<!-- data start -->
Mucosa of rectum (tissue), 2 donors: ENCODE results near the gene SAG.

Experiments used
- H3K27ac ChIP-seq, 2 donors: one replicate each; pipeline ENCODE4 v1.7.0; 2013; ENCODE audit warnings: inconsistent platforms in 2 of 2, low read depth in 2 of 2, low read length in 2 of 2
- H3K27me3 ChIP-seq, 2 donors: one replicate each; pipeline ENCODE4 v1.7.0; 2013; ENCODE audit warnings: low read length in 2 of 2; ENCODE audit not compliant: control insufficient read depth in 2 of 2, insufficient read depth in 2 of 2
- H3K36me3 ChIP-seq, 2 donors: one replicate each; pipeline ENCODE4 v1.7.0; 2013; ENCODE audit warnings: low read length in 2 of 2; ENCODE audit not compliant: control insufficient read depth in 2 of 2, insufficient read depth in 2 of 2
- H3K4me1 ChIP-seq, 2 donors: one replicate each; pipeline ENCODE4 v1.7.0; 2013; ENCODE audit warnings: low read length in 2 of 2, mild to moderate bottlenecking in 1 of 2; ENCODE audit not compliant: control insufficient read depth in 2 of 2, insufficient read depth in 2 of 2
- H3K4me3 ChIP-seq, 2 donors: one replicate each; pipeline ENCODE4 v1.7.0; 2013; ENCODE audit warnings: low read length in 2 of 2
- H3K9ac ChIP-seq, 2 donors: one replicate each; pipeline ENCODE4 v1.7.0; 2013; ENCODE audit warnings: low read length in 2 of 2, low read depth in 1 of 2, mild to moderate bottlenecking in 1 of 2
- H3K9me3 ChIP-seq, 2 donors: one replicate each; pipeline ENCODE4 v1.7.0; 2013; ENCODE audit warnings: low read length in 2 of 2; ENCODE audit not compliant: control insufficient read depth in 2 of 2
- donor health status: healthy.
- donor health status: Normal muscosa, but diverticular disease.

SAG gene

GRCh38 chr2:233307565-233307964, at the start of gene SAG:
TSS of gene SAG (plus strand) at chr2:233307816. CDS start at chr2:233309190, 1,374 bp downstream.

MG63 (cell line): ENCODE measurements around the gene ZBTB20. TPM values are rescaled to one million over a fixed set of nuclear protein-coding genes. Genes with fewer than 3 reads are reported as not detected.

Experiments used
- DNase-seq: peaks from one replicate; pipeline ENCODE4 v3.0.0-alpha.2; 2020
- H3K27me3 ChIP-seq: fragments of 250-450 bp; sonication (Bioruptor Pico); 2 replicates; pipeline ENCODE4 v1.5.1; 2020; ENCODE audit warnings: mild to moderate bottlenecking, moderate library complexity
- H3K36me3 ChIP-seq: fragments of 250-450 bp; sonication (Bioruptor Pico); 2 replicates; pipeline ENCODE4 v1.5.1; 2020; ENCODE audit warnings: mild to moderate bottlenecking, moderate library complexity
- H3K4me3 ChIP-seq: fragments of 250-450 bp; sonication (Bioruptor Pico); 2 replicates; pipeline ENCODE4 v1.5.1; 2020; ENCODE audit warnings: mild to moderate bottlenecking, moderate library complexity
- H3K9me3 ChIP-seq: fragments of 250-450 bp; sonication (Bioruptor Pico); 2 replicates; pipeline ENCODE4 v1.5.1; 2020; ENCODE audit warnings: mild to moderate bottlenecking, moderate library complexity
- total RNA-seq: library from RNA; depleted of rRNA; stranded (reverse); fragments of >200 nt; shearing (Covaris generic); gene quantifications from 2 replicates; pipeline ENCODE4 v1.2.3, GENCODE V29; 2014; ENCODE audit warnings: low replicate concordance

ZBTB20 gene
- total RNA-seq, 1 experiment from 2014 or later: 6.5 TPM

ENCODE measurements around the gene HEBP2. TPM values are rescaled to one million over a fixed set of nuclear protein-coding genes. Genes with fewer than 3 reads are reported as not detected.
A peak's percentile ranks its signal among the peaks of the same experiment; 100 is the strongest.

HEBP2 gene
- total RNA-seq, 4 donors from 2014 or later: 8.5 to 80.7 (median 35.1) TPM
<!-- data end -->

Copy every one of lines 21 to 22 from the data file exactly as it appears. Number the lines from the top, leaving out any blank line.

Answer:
- H3K9me3 ChIP-seq: fragments of 250-450 bp; sonication (Bioruptor Pico); 2 replicates; pipeline ENCODE4 v1.5.1; 2020; ENCODE audit warnings: mild to moderate bottlenecking, moderate library complexity
- total RNA-seq: library from RNA; depleted of rRNA; stranded (reverse); fragments of >200 nt; shearing (Covaris generic); gene quantifications from 2 replicates; pipeline ENCODE4 v1.2.3, GENCODE V29; 2014; ENCODE audit warnings: low replicate concordance